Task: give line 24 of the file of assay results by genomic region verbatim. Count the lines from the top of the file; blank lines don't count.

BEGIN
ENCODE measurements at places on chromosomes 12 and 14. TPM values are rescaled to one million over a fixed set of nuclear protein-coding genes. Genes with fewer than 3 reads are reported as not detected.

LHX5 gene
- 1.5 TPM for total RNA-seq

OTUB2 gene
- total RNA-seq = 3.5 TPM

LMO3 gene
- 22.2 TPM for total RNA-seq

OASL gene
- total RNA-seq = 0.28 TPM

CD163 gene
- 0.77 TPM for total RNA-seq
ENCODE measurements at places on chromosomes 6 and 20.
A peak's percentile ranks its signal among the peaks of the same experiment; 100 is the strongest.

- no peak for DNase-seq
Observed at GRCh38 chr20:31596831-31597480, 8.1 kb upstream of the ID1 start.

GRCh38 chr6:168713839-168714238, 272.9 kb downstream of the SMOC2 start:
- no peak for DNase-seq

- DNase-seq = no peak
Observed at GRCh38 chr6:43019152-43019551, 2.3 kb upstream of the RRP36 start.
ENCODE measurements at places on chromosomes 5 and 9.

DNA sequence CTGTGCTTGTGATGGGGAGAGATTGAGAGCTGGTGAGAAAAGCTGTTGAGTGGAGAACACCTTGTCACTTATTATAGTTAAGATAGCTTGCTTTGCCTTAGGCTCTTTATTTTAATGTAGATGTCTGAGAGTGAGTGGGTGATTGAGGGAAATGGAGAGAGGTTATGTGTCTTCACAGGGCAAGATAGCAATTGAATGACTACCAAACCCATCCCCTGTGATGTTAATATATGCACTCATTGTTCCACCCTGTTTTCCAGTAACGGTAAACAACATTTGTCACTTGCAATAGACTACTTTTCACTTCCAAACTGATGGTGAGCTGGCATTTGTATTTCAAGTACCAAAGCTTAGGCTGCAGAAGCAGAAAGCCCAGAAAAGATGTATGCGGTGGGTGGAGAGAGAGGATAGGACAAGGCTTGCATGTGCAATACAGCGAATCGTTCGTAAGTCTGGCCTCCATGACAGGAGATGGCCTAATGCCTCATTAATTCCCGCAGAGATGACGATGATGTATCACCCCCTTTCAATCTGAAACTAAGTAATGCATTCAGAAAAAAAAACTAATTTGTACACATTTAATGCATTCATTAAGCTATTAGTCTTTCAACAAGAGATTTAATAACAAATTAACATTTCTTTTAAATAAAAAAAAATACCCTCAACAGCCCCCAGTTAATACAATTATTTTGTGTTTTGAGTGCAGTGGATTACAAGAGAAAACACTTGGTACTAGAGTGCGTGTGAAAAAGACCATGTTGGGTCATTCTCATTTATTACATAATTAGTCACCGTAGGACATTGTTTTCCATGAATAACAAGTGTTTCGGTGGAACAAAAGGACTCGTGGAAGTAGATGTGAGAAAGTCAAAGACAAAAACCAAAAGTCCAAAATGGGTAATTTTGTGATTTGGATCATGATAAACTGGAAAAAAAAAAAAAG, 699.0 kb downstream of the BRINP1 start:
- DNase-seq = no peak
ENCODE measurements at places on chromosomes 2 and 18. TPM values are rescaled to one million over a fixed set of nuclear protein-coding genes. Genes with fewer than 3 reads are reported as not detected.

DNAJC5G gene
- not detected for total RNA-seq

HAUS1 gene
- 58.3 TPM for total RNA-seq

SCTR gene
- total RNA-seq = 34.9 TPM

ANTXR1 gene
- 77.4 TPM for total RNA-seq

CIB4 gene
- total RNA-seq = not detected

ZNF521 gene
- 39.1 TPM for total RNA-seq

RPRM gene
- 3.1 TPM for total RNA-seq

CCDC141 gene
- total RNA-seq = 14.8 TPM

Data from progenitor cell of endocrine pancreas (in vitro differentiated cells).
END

DNAJC5G gene